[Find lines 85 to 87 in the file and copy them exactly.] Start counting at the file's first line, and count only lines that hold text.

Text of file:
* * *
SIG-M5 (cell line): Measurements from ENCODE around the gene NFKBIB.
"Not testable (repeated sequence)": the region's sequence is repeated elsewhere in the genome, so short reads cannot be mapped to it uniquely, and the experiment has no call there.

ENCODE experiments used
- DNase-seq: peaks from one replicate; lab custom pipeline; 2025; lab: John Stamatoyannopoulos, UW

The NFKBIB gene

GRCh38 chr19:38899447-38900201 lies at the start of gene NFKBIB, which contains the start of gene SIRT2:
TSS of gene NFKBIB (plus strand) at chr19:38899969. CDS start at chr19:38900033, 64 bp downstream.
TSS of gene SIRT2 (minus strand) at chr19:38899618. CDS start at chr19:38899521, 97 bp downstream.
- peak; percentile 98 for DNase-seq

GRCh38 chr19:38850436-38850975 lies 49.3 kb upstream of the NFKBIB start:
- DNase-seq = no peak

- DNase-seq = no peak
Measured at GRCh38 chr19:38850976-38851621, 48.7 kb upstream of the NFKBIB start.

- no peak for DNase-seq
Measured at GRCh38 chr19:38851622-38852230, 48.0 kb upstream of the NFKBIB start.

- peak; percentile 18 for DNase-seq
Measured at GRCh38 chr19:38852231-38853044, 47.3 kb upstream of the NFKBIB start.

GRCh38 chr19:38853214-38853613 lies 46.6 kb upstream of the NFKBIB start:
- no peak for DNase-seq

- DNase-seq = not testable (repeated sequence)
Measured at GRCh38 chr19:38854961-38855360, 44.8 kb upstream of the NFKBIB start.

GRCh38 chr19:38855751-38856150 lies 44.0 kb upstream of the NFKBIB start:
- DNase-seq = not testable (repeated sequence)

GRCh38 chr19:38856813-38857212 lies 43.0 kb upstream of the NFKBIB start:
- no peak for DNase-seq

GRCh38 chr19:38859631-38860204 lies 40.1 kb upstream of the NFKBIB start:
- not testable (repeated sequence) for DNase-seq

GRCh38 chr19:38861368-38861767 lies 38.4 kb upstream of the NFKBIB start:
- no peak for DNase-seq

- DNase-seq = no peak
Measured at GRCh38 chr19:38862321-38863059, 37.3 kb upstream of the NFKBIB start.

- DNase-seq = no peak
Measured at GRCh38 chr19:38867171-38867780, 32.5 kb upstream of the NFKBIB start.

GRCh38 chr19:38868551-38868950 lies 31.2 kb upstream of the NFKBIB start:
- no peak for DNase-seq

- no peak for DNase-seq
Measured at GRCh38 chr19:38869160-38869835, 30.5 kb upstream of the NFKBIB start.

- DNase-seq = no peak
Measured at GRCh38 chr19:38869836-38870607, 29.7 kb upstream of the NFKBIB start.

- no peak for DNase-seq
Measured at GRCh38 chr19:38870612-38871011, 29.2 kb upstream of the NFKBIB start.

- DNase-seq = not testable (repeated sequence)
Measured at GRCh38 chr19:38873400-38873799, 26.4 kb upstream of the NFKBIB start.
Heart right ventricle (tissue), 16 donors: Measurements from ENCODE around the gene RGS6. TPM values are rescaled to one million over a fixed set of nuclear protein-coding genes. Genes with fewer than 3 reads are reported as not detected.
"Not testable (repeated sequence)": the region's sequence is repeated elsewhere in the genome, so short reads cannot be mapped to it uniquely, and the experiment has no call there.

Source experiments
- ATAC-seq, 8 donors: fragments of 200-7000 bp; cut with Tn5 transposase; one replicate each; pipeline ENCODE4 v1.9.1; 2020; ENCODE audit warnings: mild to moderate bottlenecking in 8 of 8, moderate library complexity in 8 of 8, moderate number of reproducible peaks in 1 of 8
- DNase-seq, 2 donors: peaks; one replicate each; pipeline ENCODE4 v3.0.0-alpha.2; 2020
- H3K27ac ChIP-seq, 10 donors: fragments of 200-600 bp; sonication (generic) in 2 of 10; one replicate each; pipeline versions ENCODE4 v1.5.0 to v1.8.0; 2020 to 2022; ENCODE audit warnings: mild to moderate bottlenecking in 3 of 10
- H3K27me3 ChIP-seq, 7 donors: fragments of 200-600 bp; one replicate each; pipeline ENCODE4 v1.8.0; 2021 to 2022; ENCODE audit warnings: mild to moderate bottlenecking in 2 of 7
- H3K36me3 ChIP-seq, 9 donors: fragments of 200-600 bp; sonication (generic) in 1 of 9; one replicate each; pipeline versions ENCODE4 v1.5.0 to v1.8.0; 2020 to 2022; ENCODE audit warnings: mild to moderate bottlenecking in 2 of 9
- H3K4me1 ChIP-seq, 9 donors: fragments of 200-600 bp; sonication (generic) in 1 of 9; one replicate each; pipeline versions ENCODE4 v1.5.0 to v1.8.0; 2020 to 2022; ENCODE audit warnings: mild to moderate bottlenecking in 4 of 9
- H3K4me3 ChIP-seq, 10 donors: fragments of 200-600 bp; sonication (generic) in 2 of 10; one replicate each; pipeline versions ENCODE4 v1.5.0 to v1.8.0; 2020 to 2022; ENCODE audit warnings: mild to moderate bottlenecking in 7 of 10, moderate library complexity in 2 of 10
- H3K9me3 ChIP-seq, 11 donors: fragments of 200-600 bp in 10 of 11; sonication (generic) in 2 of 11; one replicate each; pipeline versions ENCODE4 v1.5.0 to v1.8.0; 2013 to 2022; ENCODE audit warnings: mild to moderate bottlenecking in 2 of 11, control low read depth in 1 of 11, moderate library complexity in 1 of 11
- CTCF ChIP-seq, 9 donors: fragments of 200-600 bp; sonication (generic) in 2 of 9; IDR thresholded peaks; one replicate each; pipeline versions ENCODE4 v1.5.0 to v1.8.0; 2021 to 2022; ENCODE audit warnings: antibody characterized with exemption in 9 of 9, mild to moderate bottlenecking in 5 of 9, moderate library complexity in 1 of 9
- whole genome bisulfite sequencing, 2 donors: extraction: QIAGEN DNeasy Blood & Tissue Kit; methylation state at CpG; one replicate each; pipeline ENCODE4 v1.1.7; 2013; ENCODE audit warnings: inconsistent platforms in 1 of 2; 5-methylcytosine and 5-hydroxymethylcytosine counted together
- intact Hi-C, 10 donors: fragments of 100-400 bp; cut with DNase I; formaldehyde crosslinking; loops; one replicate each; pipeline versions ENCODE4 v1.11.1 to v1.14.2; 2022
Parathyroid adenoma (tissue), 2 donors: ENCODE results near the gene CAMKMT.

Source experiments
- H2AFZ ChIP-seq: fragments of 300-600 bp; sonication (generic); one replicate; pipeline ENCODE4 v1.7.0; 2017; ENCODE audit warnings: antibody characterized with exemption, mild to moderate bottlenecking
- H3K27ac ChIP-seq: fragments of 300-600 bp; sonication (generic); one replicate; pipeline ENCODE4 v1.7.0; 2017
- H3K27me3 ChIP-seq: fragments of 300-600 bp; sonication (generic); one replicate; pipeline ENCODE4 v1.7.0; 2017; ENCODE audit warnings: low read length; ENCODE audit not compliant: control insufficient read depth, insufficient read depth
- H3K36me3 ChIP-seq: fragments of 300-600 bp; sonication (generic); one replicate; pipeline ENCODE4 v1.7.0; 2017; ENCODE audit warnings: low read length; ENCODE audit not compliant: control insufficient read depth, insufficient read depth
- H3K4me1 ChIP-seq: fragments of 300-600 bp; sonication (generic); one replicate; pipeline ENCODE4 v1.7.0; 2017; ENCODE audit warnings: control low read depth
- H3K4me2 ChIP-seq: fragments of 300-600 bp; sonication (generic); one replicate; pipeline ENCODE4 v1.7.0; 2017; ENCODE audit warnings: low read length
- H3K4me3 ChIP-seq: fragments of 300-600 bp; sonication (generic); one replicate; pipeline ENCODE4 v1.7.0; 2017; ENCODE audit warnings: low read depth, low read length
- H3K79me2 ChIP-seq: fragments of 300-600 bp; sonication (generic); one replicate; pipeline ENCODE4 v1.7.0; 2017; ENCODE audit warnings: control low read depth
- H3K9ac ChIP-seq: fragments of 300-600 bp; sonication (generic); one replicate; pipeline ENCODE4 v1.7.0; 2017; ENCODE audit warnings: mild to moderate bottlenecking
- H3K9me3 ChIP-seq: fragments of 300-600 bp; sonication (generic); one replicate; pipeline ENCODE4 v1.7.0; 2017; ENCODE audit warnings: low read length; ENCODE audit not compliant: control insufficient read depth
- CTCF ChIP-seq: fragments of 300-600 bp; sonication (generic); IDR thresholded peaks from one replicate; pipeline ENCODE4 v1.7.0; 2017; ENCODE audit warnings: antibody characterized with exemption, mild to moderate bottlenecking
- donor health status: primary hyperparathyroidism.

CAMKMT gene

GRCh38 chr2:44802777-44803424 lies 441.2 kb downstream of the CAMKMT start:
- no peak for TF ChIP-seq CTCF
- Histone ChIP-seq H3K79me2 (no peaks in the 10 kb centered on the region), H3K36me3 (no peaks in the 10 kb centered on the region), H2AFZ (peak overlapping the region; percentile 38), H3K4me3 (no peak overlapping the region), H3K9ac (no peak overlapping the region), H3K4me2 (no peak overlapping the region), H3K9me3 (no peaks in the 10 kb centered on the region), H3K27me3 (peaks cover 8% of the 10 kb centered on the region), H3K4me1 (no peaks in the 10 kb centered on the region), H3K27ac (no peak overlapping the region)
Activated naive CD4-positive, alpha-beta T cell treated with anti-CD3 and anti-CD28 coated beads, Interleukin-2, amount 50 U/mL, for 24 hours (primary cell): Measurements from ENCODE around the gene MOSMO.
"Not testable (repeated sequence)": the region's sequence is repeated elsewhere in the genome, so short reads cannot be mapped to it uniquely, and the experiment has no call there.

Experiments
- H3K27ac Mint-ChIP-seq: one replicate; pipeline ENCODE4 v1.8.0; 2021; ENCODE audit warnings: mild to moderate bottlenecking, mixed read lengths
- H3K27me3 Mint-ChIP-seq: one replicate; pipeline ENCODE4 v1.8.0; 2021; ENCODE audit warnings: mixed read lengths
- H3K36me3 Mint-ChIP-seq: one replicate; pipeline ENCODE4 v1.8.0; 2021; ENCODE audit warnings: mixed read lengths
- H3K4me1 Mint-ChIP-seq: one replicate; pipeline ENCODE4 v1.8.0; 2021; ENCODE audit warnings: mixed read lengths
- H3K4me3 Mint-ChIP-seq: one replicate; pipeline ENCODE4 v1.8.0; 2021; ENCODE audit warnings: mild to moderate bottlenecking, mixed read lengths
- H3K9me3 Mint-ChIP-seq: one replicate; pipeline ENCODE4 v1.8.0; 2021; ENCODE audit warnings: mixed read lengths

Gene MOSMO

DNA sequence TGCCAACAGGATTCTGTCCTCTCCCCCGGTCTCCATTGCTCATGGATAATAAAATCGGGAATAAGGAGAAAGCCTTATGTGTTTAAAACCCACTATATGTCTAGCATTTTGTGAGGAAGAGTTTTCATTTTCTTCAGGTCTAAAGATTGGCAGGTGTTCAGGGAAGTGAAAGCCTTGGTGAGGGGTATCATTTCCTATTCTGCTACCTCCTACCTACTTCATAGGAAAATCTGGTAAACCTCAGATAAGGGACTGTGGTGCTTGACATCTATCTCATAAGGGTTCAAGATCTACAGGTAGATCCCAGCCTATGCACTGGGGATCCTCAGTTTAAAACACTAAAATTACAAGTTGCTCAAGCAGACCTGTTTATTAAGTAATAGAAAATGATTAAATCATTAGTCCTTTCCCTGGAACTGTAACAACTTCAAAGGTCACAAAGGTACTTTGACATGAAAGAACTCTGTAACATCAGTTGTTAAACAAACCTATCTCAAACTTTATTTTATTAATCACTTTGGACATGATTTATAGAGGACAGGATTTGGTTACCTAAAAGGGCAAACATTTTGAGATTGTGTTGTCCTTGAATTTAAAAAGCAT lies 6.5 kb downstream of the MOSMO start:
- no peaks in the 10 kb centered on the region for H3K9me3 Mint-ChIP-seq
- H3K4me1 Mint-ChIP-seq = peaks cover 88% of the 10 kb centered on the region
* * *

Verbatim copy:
Gene MOSMO

DNA sequence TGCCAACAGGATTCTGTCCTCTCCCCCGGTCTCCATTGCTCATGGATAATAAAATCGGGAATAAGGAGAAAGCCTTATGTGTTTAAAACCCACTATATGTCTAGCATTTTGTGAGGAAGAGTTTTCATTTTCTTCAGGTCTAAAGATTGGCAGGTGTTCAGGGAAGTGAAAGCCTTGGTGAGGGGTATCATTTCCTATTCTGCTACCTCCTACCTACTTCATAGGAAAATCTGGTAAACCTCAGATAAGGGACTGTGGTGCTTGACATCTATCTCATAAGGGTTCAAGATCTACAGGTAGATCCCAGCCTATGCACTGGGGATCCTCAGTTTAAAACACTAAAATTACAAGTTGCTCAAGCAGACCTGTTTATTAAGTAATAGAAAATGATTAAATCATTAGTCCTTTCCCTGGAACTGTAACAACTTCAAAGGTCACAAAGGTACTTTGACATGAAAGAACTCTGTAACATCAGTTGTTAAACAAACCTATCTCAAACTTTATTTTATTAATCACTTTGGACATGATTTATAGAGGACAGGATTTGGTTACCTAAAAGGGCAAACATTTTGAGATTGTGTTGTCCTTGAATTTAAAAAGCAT lies 6.5 kb downstream of the MOSMO start:
- no peaks in the 10 kb centered on the region for H3K9me3 Mint-ChIP-seq